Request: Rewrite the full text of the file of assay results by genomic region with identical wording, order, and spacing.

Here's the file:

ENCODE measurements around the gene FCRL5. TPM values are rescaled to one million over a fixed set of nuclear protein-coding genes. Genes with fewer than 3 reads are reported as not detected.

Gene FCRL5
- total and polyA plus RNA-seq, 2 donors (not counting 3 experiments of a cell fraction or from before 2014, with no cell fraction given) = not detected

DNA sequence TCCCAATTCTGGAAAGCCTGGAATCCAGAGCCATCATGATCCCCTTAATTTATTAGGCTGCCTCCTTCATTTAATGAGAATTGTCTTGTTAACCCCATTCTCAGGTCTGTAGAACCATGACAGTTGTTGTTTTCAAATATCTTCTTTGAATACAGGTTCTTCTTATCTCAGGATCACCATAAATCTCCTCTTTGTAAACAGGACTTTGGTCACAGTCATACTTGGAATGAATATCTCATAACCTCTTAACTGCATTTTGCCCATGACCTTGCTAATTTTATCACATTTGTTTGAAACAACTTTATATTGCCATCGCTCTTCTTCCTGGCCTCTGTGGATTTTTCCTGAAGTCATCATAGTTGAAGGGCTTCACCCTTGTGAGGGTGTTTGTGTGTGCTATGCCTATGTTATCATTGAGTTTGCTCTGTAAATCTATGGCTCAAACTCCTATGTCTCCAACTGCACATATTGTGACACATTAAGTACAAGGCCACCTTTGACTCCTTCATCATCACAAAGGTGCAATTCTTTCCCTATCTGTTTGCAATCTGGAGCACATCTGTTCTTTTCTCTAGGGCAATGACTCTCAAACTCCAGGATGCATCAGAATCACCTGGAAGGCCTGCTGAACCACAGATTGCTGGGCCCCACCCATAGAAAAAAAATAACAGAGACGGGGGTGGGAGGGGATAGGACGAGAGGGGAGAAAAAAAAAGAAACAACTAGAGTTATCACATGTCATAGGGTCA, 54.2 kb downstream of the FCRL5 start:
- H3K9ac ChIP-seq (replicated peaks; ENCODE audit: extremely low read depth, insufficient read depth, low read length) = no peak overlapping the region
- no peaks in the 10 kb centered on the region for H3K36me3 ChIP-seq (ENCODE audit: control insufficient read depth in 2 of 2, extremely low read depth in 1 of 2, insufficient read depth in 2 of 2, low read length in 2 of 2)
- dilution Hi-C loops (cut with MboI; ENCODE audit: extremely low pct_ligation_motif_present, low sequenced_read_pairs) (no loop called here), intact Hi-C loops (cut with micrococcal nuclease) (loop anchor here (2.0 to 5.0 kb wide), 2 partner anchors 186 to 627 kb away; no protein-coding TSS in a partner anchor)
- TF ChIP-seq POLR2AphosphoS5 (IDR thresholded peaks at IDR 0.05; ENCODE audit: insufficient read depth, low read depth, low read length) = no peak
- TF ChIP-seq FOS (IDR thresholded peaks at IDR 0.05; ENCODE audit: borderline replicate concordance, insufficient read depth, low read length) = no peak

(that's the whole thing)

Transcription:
ENCODE measurements around the gene FCRL5. TPM values are rescaled to one million over a fixed set of nuclear protein-coding genes. Genes with fewer than 3 reads are reported as not detected.

Gene FCRL5
- total and polyA plus RNA-seq, 2 donors (not counting 3 experiments of a cell fraction or from before 2014, with no cell fraction given) = not detected

DNA sequence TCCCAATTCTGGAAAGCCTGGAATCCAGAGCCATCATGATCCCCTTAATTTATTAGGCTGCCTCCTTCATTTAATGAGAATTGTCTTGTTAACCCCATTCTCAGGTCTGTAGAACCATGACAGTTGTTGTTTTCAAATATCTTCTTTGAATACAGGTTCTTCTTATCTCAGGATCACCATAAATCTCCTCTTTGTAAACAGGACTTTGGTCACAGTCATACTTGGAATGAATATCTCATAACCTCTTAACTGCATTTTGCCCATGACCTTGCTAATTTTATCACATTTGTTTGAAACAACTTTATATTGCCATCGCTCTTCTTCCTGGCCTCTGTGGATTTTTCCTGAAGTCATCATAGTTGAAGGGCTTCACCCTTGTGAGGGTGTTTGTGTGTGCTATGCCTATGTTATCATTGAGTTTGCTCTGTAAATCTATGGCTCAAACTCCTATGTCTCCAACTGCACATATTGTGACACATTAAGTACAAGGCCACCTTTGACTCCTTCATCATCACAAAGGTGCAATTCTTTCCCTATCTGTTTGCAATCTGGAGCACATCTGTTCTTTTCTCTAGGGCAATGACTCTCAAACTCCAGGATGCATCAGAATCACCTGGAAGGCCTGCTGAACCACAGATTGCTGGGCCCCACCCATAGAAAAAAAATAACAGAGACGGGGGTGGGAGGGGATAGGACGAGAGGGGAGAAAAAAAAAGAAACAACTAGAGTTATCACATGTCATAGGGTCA, 54.2 kb downstream of the FCRL5 start:
- H3K9ac ChIP-seq (replicated peaks; ENCODE audit: extremely low read depth, insufficient read depth, low read length) = no peak overlapping the region
- no peaks in the 10 kb centered on the region for H3K36me3 ChIP-seq (ENCODE audit: control insufficient read depth in 2 of 2, extremely low read depth in 1 of 2, insufficient read depth in 2 of 2, low read length in 2 of 2)
- dilution Hi-C loops (cut with MboI; ENCODE audit: extremely low pct_ligation_motif_present, low sequenced_read_pairs) (no loop called here), intact Hi-C loops (cut with micrococcal nuclease) (loop anchor here (2.0 to 5.0 kb wide), 2 partner anchors 186 to 627 kb away; no protein-coding TSS in a partner anchor)
- TF ChIP-seq POLR2AphosphoS5 (IDR thresholded peaks at IDR 0.05; ENCODE audit: insufficient read depth, low read depth, low read length) = no peak
- TF ChIP-seq FOS (IDR thresholded peaks at IDR 0.05; ENCODE audit: borderline replicate concordance, insufficient read depth, low read length) = no peak